The stock market crashed; it collapsed; it tanked. Or as MarketWatch.com described yesterday’s 1.34% decline: “S&P 500 plunges from major resistance.” Oh, my… that sounds serious. But before we dig a bunker, let’s put yesterday’s price action into perspective. Was the slide unusual? Well, maybe, although “unusual” depends on your expectations for volatility. What does that mean? Depends on who’s speaking. But no worries. A quick tour of market stats will (hopefully) clear up the ambiguity.
Let’s start with the incidence of daily declines of 1.34% or more. Crunching the numbers shows that the S&P 500 has suffered daily setbacks of yesterday’s magnitude (or worse) around 5.9% of the time since 1950. Over the past 10 years, daily downturns of 1.34%-plus have pinched Mr. Market just slightly less than 9% of the time.
Using history as a guide, we’re well advised to expect daily market moves that fluctuate between a daily 2% loss and a 2% gain as a routine affair. Charting the last 1,000 trading days for the S&P, for instance, reminds us that changes within this band are as unusual as finding gum on New York sidewalks.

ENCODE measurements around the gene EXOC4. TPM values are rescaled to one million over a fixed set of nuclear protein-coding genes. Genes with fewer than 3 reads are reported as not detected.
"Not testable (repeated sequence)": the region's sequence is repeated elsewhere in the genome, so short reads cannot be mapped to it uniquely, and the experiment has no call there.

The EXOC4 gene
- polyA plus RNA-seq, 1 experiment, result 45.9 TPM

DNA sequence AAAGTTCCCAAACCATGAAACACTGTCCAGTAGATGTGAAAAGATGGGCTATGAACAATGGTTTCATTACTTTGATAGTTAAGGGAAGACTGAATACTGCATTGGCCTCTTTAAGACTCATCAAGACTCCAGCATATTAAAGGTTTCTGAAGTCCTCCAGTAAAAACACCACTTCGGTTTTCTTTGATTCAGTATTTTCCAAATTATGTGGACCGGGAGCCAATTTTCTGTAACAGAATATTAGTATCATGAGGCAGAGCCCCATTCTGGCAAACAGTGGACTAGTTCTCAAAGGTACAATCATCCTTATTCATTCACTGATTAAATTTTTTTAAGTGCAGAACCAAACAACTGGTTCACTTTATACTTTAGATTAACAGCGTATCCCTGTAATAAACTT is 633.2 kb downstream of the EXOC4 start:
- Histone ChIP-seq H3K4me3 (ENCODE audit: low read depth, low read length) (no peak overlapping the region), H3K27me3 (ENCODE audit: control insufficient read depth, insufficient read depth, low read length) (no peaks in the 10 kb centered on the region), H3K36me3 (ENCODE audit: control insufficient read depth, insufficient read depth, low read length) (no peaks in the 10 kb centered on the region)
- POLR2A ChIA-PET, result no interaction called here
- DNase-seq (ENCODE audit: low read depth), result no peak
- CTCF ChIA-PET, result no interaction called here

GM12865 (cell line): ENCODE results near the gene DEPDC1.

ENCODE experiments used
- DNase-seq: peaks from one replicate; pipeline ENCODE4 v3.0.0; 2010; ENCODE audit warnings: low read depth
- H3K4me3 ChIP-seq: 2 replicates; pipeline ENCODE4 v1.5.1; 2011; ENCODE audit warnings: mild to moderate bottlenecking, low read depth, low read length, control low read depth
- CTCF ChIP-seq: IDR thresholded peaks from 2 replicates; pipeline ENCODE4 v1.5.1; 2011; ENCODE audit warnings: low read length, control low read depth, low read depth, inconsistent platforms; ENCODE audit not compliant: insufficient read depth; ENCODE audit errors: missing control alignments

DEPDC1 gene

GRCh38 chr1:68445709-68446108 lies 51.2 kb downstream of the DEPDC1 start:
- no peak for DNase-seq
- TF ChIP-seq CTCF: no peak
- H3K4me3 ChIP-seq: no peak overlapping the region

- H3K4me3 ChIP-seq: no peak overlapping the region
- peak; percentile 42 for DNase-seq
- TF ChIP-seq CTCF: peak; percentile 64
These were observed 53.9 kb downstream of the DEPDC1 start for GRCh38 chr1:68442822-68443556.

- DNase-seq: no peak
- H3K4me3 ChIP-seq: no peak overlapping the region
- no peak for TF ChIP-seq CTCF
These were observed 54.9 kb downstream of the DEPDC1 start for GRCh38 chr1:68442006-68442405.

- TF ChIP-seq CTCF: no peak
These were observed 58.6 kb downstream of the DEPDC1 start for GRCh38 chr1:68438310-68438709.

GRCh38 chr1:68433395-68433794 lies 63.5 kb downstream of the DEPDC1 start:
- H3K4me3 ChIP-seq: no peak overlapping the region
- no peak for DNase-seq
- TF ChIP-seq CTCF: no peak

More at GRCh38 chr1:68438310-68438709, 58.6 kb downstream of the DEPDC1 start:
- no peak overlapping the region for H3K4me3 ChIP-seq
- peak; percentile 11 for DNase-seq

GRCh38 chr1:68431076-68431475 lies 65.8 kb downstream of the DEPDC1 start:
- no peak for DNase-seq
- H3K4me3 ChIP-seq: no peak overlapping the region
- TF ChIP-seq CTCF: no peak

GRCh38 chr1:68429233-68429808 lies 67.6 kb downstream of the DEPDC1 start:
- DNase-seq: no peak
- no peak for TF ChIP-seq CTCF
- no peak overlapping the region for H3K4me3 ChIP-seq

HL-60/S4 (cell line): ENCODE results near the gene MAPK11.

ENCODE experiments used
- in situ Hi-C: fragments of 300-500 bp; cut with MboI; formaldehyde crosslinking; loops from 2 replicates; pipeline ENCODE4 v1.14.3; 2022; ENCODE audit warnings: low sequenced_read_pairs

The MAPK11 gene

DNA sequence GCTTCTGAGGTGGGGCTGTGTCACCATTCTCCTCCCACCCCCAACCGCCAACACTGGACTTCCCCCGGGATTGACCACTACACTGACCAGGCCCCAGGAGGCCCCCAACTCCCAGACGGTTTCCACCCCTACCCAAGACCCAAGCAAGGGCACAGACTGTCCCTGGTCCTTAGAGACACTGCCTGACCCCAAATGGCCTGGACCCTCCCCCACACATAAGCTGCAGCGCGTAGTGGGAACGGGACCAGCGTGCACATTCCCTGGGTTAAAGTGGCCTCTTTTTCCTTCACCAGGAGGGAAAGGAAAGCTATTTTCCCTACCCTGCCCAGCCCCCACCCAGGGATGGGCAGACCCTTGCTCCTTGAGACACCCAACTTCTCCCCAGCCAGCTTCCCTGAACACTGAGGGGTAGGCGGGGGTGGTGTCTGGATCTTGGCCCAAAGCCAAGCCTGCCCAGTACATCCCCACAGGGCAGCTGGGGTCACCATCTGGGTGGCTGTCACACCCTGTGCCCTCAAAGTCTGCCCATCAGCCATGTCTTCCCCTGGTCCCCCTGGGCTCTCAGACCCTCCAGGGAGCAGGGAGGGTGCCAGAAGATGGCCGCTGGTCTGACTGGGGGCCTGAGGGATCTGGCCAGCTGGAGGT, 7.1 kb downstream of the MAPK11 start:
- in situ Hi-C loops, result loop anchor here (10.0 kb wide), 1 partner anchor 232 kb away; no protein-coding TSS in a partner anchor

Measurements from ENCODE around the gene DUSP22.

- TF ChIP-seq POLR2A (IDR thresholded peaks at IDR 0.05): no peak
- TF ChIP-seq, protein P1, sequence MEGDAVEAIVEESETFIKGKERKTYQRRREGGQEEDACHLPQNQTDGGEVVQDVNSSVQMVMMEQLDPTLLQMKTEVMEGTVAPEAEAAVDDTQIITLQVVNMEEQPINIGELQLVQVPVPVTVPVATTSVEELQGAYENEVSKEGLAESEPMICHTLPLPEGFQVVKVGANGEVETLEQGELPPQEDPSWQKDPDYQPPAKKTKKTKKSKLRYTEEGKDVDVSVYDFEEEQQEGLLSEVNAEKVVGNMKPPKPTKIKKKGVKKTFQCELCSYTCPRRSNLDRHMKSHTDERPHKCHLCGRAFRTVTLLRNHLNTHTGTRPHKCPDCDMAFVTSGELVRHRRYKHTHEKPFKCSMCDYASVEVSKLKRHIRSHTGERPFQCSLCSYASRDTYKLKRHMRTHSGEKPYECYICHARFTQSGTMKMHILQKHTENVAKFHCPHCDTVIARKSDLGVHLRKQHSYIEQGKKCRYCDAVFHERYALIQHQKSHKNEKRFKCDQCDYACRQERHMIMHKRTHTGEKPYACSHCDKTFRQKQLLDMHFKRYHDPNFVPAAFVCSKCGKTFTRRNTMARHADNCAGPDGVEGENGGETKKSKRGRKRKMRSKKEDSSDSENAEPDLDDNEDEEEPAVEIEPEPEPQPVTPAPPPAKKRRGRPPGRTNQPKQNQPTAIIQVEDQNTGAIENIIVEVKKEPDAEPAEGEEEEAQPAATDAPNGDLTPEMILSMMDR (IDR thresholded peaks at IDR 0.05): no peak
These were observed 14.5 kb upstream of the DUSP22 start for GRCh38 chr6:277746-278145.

Sure, yesterday’s drop could be the start of something ominous, but it could just as easily turn out to be Mr. Market’s sound and fury that signifies nothing. Don’t misunderstand: price trends are important and worthy of close attention. But unless your trading horizon is the next 20 minutes, daily data in isolation is usually random noise.
One more chart drives home the point. Comparing actual daily returns since 1950 (black circles in chart below) with a random distribution (red line) reveals that the bulk of the changes within the +/-2% band look like noise. It’s at the extremes that daily performance becomes something other than random–i.e., the black dots move far away from the red line, aka fat tails.
This profile of market history doesn’t offer much in the way of sexy headlines, but sometimes it’s useful to focus on the cold, hard facts vs. the drama… if only as a brief diversion from the crowd’s regular obsessions.